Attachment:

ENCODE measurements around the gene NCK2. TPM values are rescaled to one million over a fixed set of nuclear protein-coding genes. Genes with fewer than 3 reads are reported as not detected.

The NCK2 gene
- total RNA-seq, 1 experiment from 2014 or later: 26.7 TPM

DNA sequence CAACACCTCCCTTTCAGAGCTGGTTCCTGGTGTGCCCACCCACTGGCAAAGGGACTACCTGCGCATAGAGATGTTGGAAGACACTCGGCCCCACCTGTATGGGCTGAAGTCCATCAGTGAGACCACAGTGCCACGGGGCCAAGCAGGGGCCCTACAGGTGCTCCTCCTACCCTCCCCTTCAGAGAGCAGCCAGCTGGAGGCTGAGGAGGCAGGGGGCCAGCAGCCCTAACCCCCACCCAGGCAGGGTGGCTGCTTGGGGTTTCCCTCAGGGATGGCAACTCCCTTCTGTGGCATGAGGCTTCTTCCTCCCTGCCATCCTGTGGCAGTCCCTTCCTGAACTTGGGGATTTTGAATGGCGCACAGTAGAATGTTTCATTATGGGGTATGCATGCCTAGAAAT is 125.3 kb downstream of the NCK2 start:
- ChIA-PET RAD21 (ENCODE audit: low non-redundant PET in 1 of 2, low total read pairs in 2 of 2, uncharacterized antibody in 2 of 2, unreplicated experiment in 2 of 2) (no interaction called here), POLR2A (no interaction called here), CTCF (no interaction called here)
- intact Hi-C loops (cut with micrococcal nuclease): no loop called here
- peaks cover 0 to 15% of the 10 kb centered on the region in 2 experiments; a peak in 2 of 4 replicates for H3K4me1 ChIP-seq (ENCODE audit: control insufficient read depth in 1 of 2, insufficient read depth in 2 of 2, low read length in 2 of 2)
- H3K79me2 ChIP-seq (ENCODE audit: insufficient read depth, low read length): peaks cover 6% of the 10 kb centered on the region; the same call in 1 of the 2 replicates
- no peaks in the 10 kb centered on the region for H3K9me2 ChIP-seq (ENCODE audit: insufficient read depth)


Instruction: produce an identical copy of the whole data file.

ENCODE measurements around the gene NCK2. TPM values are rescaled to one million over a fixed set of nuclear protein-coding genes. Genes with fewer than 3 reads are reported as not detected.

The NCK2 gene
- total RNA-seq, 1 experiment from 2014 or later: 26.7 TPM

DNA sequence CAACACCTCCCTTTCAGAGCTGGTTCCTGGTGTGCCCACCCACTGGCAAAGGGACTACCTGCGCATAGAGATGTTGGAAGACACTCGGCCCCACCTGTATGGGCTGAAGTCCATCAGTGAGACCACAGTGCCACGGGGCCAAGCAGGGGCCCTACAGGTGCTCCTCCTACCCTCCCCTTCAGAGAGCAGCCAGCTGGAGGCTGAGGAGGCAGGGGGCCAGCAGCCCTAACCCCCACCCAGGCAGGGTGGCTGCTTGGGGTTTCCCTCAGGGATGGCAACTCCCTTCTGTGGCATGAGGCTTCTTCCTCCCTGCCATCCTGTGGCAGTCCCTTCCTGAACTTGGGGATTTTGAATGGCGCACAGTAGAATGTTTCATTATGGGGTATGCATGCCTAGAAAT is 125.3 kb downstream of the NCK2 start:
- ChIA-PET RAD21 (ENCODE audit: low non-redundant PET in 1 of 2, low total read pairs in 2 of 2, uncharacterized antibody in 2 of 2, unreplicated experiment in 2 of 2) (no interaction called here), POLR2A (no interaction called here), CTCF (no interaction called here)
- intact Hi-C loops (cut with micrococcal nuclease): no loop called here
- peaks cover 0 to 15% of the 10 kb centered on the region in 2 experiments; a peak in 2 of 4 replicates for H3K4me1 ChIP-seq (ENCODE audit: control insufficient read depth in 1 of 2, insufficient read depth in 2 of 2, low read length in 2 of 2)
- H3K79me2 ChIP-seq (ENCODE audit: insufficient read depth, low read length): peaks cover 6% of the 10 kb centered on the region; the same call in 1 of the 2 replicates
- no peaks in the 10 kb centered on the region for H3K9me2 ChIP-seq (ENCODE audit: insufficient read depth)